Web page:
Dodge radically streamlined its trim levels from 10 grades last year to five or six for 2019. The Scat Pack and SRT Hellcat receive performance updates, including Launch Assist and line lock (for performing burnouts). The SRT Hellcat also gets Torque Reserve and After-Run Chiller to cool down the supercharger as standard. The Scat Pack gets new performance options including 3-mode Bilstein adaptive damping suspension. AWD is available on the SXT only. GT and R/T trims get more standard performance gear like performance suspension and Bilstein shocks. A number of other new options are spread around the different grades. See the 2019 Dodge Charger models for sale near you
The unique thing about the Dodge Charger is the unparalleled number of possible variations, but that does mean it can be tough to determine which is best for you. As such, we would at least make sure to try as many of them as possible, especially since you might find that you're perfectly happy with one of the less-powerful engines. Even the base V6 is plenty powerful and with its Super Track Pack, still allows you to have a bit of fun. Find a Dodge Charger for sale
For 2019, the Charger is offered in five (or six, depending on how you count them) trim levels: SXT (SXT AWD), GT, R/T, Scat Pack and SRT Hellcat. All prices include the $1,495 factory destination charge. SRT Hellcat's price also includes the $1,700 gas guzzler tax.
The base-level Charger SXT ($30,715) comes standard with the 3.6-liter engine, dual rear exhaust, remote start, cruise control, push-button start, a capless fuel filler, automatic halogen projector headlamps, LED daytime running lamps, 17-in silver painted wheels, dual-zone manual climate control, an 8-way power passenger seat, a 6-way power driver's seat, a leather-wrapped steering wheel/shift knob, a tilt-and-telescopic steering wheel, rear parking sensors, a rearview camera, remote keyless entry, a 6-speaker audio system with multi USB ports, Uconnect 4 with 7-in display, Bluetooth connectivity, Apple CarPlay, Google Android Auto and satellite-radio capability. The SXT AWD ($34,815) comes with a different front axle, heated outboard mirrors, rear spoiler, upgraded disc brakes, an 8.4-in touch screen, Uconnect 4C infotainment interface, as well as AWD.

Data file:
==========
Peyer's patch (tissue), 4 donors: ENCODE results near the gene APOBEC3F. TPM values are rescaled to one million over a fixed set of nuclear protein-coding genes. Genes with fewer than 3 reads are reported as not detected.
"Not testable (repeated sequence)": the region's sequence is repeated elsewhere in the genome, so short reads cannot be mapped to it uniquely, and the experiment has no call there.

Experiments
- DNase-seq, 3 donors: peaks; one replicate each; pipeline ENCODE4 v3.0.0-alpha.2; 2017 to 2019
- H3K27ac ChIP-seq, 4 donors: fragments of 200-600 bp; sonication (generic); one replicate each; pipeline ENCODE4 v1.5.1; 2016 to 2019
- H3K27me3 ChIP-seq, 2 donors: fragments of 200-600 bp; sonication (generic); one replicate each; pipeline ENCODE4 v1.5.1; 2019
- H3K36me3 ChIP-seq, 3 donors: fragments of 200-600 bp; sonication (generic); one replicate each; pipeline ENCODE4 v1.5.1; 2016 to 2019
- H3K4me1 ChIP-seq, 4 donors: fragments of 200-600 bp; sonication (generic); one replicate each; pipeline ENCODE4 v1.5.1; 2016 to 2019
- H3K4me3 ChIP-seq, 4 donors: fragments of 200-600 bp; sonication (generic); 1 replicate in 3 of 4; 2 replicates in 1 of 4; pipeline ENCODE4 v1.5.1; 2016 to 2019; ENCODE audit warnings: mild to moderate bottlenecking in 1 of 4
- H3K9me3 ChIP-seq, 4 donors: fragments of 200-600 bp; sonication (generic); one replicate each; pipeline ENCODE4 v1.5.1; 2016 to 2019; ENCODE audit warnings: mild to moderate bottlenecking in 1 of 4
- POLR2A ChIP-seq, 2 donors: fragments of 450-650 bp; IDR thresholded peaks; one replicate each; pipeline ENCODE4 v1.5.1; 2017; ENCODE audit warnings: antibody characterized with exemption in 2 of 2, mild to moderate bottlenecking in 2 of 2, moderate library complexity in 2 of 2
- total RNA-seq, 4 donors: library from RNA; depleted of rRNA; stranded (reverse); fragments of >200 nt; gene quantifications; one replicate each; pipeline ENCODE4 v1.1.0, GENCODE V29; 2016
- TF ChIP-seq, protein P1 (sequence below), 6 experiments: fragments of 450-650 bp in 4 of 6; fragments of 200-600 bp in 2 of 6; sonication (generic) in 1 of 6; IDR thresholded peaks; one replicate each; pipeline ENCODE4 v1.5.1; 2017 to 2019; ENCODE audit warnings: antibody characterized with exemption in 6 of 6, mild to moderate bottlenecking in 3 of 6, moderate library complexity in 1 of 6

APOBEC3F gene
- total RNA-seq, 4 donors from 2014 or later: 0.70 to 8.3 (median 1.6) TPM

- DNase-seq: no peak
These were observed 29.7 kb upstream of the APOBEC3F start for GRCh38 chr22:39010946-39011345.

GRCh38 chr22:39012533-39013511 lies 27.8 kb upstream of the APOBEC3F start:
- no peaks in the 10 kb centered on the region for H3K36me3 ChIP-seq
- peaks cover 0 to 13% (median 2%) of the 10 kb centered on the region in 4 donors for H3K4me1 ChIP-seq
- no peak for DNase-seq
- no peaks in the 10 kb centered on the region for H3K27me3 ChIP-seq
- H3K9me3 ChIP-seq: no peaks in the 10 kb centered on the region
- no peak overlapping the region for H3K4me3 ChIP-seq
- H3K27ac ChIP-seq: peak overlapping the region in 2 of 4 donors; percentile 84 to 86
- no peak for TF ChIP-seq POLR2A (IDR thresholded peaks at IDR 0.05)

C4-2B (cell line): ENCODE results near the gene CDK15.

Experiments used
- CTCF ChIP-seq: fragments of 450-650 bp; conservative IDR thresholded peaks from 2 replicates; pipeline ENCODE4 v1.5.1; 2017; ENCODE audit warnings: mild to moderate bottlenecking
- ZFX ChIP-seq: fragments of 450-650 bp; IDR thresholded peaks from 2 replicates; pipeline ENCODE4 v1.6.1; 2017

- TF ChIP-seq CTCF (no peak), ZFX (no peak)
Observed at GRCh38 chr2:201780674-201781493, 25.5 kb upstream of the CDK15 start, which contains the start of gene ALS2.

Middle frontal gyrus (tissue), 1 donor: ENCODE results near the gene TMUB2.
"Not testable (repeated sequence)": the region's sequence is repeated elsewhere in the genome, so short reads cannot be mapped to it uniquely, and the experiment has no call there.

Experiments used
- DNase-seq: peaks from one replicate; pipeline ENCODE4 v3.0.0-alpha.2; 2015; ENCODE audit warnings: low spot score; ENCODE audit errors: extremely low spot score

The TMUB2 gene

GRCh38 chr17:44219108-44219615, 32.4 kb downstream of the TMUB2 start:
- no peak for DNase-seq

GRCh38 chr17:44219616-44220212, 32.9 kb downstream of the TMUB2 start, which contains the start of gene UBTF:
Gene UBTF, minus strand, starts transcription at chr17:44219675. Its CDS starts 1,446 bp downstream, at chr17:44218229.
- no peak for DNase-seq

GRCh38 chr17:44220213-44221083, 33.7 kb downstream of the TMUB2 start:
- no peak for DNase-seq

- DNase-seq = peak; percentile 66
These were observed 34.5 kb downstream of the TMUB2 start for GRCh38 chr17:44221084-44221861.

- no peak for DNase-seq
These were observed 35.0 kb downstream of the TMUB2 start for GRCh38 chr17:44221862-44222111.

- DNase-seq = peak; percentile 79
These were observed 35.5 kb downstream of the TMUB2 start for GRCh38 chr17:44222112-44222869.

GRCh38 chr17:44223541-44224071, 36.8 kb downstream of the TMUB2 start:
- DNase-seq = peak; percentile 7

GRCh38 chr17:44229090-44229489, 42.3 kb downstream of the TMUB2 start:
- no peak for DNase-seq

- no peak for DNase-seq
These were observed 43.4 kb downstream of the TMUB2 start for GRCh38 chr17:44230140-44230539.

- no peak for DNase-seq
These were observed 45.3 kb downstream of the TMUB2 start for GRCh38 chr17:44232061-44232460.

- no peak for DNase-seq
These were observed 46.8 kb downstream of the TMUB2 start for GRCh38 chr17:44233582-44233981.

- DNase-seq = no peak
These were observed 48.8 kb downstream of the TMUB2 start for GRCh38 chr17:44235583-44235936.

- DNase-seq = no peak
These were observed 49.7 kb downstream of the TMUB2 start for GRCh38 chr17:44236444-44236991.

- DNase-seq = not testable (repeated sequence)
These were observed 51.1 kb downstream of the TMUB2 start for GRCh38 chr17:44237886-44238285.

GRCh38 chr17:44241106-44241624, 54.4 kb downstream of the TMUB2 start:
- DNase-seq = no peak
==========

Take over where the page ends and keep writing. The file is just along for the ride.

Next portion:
To the SXT you can add the Technology Group, which adds automatic wipers, automatic high beams, a power-adjustable steering wheel, adaptive cruise control, forward-collision warning and lane-departure warning. Optional on all but the SRT Hellcat is the Driver Confidence Group with blind spot monitoring with rear cross-traffic alert, power heated outboard mirrors and HID projector headlights. Other extras include a sunroof, an Alpine Audio system, integrated navigation and the Sport Leather Seat package that adds leather upholstery, ventilated front seats and heated rear seats. Available as an option on all grades is Uconnect 4C with navigation.
The GT ($32,990) builds on the SXT AWD (minus the AWD) with steering wheel-mounted paddle shifters, performance suspension, projector LED fog lights, 20-in alloy wheels and cloth performance seats. The GT has basically the same available option packages as SXT plus the Performance Handling Group with black Brembo brakes, high-performance suspension and 20-in forged black wheels.
The R/T ($37,490) is equipped similarly to the GT, but has the 5.7-liter HEMI V8, electronically tuned active exhaust and 160-mph speedometer. Optional on the R/T and Scat Pack is the Daytona Edition Group with leather/Alcantara seats, cold intake, blind spot monitoring, a power tilt-and-telescopic steering wheel and various Daytona badging. Available to R/T and higher grades is a 19-speaker Harman Kardon upgraded audio system. It shares many of the same option packages as the lower grades.
The Scat Pack ($41,490) builds on the base-level R/T, adding 6.4-liter HEMI V8, all the features in GT's Performance Handling Group, matte black rear spoiler, an 180-mph speedometer, SRT Performance Pages, memory for driver's seat/radio presets/outboard mirrors, heated steering wheel, a larger rear axle, upgraded differential, bigger engine-cooling capacity, launch assist, launch control and line lock.
For drivers who want the last word in sedan performance, there's the Charger SRT Hellcat ($68,740). It comes with a supercharged 6.2-liter HEMI V8, after-run chiller, six-piston front Brembo brakes, red brake calipers, intercooler system, performance-tuned steering, competition suspension, HID projector headlights, aluminum performance hood, features on the Driver Confidence Group, 20-in gloss-black alloy wheels, a 200-mph speedometer, ventilated leather seats and a premium leather-wrapped flat-bottom steering wheel.
Note that many of the nonperformance extras included on upper trims are available within option packages on lower trims.
|Basic||3 Years/36,000 Miles|
|Drivetrain||5 Years/60,000 Miles|
|Corrosion||5 Years/Unlimited Miles|
|Roadside Assistance||5 Years/60,000 Miles|
2019 Chrysler 300 -- The mechanically related Chrysler 300 is the Charger's uptown sibling. That means you'll pay more, but you'll arguably get more. It's also more in keeping with other full-size sedans.
Used Dodge Charger -- Want a Charger, but can't afford a new SRT 392 or another of the high-powered upper trim levels? Well, that's what used and certified pre-owned cars are for. Don't count on getting a cheap Hellcat, though.